Quality of Life Research

, Volume 16, Supplement 1, pp 19–31 | Cite as

The role of the bifactor model in resolving dimensionality issues in health outcomes measures

  • Steven P. ReiseEmail author
  • Julien Morizot
  • Ron D. Hays
Original Paper



We propose the application of a bifactor model for exploring the dimensional structure of an item response matrix, and for handling multidimensionality.


We argue that a bifactor analysis can complement traditional dimensionality investigations by: (a) providing an evaluation of the distortion that may occur when unidimensional models are fit to multidimensional data, (b) allowing researchers to examine the utility of forming subscales, and, (c) providing an alternative to non-hierarchical multidimensional models for scaling individual differences.


To demonstrate our arguments, we use responses (N =  1,000 Medicaid recipients) to 16 items in the Consumer Assessment of Healthcare Providers and Systems (CAHPS©2.0) survey.


Exploratory and confirmatory factor analytic and item response theory models (unidimensional, multidimensional, and bifactor) were estimated.


CAHPS© items are consistent with both unidimensional and multidimensional solutions. However, the bifactor model revealed that the overwhelming majority of common variance was due to a general factor. After controlling for the general factor, subscales provided little measurement precision.


The bifactor model provides a valuable tool for exploring dimensionality related questions. In the Discussion, we describe contexts where a bifactor analysis is most productively used, and we contrast bifactor with multidimensional IRT models (MIRT). We also describe implications of bifactor models for IRT applications, and raise some limitations.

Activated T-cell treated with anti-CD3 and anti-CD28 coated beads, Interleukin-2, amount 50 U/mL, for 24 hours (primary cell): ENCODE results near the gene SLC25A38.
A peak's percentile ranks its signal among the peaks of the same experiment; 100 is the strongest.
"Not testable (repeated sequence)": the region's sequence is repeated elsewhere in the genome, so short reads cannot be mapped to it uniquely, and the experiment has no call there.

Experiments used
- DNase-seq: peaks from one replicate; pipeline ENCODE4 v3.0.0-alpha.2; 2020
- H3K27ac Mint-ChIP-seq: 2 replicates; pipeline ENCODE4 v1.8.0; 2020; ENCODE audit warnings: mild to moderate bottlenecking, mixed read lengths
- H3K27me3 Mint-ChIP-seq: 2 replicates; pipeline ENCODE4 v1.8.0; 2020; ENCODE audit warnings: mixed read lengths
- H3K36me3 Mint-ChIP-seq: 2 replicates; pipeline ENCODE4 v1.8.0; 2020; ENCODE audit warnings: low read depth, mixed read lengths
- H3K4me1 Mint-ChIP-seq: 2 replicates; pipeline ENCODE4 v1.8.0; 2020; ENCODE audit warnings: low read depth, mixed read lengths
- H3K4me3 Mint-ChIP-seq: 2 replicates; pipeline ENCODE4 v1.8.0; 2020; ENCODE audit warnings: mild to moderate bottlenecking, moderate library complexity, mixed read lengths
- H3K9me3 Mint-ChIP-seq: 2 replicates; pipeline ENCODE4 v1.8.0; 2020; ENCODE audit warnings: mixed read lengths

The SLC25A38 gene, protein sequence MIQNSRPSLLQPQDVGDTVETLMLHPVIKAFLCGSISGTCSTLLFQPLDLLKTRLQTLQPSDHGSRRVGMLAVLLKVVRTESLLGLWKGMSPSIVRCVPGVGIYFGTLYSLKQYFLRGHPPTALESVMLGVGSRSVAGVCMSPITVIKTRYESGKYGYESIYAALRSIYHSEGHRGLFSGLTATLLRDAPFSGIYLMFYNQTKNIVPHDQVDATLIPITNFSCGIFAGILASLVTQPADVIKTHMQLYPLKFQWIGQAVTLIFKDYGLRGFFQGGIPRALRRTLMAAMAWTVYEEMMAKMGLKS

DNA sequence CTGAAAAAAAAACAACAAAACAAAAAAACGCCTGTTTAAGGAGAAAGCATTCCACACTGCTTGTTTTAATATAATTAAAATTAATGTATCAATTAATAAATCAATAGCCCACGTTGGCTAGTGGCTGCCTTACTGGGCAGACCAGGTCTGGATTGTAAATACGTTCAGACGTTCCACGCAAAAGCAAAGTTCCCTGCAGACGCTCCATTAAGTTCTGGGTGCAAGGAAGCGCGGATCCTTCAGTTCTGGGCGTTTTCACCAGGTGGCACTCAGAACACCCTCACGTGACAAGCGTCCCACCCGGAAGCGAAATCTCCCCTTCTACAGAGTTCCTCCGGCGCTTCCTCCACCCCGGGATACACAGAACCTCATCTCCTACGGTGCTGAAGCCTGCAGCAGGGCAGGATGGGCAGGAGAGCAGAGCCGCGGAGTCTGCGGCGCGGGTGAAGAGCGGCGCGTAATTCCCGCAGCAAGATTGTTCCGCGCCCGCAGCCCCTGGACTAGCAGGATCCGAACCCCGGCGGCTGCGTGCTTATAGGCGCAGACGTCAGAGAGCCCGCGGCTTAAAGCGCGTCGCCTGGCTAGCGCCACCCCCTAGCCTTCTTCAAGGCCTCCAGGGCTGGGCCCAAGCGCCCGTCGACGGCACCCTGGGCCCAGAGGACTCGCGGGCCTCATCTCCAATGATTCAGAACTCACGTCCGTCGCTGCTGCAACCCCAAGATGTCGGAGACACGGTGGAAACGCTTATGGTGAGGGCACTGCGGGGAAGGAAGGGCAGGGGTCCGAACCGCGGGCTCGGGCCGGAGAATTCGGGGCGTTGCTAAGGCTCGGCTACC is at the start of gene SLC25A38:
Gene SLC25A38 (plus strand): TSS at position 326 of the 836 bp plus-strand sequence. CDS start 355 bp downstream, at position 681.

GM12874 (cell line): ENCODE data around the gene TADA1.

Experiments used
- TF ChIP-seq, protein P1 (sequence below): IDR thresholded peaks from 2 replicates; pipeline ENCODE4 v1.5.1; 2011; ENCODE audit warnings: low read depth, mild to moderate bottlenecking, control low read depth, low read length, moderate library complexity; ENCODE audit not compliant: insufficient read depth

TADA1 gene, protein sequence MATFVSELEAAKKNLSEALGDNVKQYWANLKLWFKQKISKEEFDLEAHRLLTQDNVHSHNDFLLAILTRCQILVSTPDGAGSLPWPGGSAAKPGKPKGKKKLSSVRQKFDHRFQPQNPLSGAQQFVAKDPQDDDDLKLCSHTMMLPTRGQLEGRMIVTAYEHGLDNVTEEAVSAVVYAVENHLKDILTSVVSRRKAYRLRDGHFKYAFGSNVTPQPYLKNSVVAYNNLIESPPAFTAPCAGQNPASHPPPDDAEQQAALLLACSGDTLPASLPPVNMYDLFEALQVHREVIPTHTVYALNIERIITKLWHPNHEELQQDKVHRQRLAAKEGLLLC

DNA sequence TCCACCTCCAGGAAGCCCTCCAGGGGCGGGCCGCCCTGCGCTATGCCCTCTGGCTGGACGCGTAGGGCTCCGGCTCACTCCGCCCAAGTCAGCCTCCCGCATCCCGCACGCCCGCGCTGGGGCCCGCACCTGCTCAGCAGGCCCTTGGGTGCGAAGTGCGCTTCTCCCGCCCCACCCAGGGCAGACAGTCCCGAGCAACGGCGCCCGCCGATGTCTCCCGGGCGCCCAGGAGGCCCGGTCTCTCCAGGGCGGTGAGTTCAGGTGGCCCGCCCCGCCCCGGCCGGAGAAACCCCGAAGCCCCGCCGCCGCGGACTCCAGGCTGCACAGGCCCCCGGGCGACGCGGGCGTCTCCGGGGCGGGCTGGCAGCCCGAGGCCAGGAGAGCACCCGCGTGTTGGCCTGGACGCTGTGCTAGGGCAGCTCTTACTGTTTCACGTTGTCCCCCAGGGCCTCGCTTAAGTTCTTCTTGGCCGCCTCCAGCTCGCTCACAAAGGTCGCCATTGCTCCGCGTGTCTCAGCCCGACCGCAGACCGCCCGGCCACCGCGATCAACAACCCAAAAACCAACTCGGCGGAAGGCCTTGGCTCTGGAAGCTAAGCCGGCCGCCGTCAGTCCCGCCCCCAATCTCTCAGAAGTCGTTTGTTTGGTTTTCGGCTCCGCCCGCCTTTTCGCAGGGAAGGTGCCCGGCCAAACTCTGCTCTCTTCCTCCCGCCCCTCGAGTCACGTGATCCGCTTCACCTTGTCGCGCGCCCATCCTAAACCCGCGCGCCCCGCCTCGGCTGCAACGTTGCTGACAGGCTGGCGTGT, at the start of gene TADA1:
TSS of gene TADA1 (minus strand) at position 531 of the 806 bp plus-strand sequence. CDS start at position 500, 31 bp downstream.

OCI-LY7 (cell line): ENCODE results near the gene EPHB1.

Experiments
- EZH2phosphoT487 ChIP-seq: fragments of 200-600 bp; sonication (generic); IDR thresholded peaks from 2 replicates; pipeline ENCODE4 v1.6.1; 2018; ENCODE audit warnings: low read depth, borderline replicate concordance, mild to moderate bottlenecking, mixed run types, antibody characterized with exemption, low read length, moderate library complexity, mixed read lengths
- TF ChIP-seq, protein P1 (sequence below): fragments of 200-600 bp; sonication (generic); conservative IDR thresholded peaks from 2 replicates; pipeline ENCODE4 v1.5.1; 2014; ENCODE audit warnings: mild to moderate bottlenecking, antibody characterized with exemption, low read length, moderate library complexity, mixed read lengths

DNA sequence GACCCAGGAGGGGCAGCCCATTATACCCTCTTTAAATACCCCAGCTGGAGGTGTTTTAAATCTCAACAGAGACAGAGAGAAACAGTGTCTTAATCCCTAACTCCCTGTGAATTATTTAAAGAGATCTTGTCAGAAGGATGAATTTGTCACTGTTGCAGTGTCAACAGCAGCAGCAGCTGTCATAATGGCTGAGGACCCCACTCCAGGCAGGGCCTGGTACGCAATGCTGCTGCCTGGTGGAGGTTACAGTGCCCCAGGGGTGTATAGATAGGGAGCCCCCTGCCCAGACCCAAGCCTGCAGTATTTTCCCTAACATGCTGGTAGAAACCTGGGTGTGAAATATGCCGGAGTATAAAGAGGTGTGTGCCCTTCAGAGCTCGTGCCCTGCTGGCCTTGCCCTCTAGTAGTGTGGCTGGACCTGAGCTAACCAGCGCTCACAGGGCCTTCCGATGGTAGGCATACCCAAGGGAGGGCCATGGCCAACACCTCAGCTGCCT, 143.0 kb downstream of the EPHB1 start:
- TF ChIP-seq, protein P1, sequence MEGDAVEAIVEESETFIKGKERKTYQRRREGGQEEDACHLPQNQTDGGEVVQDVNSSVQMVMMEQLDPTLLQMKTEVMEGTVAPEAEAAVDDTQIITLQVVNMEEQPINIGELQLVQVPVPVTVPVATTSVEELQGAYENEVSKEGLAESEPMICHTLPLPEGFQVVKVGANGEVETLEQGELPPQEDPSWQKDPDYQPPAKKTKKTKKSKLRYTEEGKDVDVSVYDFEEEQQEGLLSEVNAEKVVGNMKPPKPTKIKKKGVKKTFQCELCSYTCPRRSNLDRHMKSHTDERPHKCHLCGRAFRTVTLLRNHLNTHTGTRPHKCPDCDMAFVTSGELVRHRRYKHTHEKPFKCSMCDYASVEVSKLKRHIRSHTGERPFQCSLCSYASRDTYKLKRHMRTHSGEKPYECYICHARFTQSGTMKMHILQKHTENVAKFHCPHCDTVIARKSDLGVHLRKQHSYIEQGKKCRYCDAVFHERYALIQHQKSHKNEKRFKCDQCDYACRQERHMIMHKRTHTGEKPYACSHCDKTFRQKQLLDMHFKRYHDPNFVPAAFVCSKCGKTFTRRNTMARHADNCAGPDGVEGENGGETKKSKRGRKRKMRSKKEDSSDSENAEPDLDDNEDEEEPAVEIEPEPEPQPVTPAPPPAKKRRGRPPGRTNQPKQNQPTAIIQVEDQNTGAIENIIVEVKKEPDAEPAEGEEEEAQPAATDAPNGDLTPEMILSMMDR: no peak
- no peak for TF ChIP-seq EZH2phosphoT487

Bifactor model Unidimensionality assumption Item response theory Multidimensional item response model Health outcomes measurement 



This paper was supported by grant number 5 U18 HS-00924 from the Agency for Healthcare Research and Quality. Dr. Hays was also supported in part by the UCLA/DREW Project EXPORT, National Institutes of Health, National Center on Minority Health & Health Disparities, (P20-MD00148-01) and the UCLA Center for Health Improvement in Minority Elders/Resource Centers for Minority Aging Research, National Institutes of Health, National Institute of Aging, (AG-02-004).


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Copyright information

© Springer Science+Business Media B.V. 2007

Authors and Affiliations

  • Steven P. Reise
    • 1
    Email author
  • Julien Morizot
    • 1
  • Ron D. Hays
    • 1
  1. 1.Department of PsychologyUniversity of CaliforniaLos AngelesUSA

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